Presented by: Robin de Putter, MD (University hospital Ghent, Belgium)
Though we have not identified genetic causes for all types of cancer, it is well established that several gene changes, or mutations, can be passed down from parent to child and increase a person’s risk of developing the disease (hereditary cancer syndromes). In his lecture during the BSMO annual meeting, Dr Robin De Putter shared some patient cases to illustrate some of the need-to-know aspects of these syndromes for the practicing oncologist.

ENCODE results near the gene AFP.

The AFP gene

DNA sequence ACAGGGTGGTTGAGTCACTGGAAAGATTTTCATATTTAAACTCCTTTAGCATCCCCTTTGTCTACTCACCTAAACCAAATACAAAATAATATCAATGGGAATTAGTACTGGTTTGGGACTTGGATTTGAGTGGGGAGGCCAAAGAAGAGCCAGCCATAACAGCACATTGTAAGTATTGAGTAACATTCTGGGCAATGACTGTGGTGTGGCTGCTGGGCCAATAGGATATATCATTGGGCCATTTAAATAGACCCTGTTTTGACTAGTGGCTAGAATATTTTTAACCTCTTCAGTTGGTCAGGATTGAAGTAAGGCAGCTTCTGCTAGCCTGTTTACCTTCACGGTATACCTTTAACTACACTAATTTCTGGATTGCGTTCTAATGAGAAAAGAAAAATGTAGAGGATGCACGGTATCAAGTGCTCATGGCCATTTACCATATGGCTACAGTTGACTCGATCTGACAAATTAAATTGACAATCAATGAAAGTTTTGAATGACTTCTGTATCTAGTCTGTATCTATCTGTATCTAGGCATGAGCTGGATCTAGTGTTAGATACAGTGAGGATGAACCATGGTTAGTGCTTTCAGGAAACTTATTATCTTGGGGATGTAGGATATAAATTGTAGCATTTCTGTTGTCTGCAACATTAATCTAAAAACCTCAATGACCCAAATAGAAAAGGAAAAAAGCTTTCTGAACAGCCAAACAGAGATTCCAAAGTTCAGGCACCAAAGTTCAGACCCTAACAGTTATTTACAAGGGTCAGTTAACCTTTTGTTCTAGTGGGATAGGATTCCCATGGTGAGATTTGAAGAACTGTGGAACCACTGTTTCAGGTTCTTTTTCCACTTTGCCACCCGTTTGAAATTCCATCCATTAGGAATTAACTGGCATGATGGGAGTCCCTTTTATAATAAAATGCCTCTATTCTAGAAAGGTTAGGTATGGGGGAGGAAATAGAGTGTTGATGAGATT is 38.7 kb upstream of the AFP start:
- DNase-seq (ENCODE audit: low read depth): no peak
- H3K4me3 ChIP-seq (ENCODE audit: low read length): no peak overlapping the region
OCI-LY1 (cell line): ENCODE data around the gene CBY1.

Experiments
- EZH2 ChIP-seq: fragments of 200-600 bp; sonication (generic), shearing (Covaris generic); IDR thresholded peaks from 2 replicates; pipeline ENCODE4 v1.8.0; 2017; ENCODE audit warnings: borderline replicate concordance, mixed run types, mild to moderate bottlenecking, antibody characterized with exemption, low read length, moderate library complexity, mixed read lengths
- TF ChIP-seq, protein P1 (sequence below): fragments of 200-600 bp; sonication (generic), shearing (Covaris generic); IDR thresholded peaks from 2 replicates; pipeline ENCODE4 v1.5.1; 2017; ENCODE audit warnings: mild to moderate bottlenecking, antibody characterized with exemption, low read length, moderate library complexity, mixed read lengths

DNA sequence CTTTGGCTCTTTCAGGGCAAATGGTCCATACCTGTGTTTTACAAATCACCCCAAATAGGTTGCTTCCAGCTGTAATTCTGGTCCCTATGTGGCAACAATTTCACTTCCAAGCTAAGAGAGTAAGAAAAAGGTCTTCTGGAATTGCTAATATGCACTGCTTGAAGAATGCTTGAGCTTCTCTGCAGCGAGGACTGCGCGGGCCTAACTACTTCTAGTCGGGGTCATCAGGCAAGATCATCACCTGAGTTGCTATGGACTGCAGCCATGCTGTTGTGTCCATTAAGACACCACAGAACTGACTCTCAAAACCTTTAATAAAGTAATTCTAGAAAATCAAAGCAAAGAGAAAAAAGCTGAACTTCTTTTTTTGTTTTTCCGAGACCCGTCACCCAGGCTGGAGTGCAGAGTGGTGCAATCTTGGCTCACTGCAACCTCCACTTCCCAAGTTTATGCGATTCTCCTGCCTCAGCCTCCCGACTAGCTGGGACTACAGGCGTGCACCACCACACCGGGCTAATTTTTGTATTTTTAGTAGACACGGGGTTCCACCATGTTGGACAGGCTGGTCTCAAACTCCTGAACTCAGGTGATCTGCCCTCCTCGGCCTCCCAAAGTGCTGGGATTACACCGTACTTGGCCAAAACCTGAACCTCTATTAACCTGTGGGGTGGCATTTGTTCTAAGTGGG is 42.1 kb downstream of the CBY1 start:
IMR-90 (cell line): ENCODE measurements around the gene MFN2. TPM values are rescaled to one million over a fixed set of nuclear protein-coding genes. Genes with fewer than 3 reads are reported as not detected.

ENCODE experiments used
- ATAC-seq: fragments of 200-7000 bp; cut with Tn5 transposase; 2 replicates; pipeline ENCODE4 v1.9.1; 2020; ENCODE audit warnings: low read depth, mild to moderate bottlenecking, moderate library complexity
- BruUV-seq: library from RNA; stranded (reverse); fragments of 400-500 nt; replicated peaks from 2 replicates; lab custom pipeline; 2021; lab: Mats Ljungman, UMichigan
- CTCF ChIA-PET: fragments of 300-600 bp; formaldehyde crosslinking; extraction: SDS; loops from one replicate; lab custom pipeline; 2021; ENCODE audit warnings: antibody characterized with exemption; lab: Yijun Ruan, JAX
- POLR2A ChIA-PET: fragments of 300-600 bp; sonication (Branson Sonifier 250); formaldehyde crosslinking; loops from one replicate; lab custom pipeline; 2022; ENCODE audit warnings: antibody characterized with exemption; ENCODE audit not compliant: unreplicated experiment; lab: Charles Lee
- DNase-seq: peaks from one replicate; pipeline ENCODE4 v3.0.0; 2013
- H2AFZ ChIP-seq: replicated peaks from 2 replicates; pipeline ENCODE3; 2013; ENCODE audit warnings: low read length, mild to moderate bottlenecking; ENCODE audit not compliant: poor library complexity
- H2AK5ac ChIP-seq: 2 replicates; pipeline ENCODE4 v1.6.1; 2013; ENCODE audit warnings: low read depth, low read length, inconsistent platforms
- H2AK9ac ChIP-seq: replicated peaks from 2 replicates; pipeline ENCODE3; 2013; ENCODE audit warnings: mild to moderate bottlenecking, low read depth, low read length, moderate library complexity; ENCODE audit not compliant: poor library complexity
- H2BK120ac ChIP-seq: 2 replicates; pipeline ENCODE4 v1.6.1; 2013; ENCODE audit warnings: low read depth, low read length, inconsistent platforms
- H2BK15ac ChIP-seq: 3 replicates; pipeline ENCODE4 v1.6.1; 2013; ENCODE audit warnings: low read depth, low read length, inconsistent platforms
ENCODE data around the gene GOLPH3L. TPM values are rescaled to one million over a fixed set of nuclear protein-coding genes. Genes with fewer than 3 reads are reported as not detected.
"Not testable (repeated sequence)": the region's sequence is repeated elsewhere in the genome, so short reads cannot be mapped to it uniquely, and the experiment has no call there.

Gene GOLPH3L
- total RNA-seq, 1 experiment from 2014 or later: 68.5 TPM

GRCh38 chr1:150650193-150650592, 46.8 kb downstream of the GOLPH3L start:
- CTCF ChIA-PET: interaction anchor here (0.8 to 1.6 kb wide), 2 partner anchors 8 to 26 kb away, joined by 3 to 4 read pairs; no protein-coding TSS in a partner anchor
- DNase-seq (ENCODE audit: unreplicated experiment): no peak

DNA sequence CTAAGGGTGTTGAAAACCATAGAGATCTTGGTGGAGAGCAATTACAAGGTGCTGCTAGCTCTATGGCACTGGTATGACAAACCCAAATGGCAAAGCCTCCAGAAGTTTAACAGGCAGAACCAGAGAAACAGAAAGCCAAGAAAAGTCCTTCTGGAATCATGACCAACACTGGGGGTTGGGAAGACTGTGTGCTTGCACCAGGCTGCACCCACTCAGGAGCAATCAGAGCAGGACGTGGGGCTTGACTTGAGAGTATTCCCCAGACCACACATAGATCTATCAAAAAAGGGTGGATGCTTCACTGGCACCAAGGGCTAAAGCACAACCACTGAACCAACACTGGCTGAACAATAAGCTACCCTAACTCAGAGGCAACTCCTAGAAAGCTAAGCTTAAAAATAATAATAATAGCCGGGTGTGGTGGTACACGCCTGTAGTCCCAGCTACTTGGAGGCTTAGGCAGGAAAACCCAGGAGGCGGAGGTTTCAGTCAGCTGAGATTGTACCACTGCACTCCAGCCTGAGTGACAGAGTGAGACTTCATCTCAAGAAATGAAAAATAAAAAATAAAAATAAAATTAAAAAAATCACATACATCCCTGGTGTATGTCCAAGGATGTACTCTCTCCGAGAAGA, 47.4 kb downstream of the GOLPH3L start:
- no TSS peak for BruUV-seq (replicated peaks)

In an opening case study, it was concluded that when a hereditary cancer syndrome is suspected, that germline mutational variants of unknown significance (VUS) should not be used in clinical decision-making and may actually be misleading in relation to the true oncogenic variant. Furthermore, normal genetic results should not exclude an oncological hereditary condition. This may be because current diagnostic techniques are not sensitive to the causal variant or that the casual variant is not yet completely known. Alternatively, one gene may not be the casual variant, with the hereditary condition exhibiting multifactorial inheritance instead. The case study focused on a 32-year-old male patient presenting with a pheochromocytoma. Initially, no genetic variants were found that correspond with the known predisposition syndromes for pheochromocytoma. Years later, this patient developed a contra-lateral pheochromocytoma, with the patient’s mother developing both pheo- and paragangliomas. Further genetic testing found a SDHA– VUS. Progressing further, a third round of genetic testing was conducted, finding a causative VHL variant. This variant was identified in the first line of testing but was not initially suspected, as VHL was not a known oncogenic driver of von Hippel-Lindau syndrome at that time. As illustrated by this case, it is recommended that genetic variant testing should be accompanied by risk estimation, based on familial and population studies. Furthermore, diagnostic clinical criteria should not be ignored, even if genetic testing yields contradictory or unremarkable results. Additionally, clinical presentations can be indicative of a hereditary cause, such as a younger age at diagnosis, compared to the typical age observed with a specific oncological condition, bilateral or multifocal tumours, multiple associated cancers, or a strong family history. Rarely, specific clinical features may also be apparent, such as the muco-cutaneous pigmentation observed with Peutz-Jaghers syndrome. Furthermore, some rare tumours are highly associated with germline mutations, such as MEN2, SDHx and VHL in pheochromocytomas and paragangliomas.66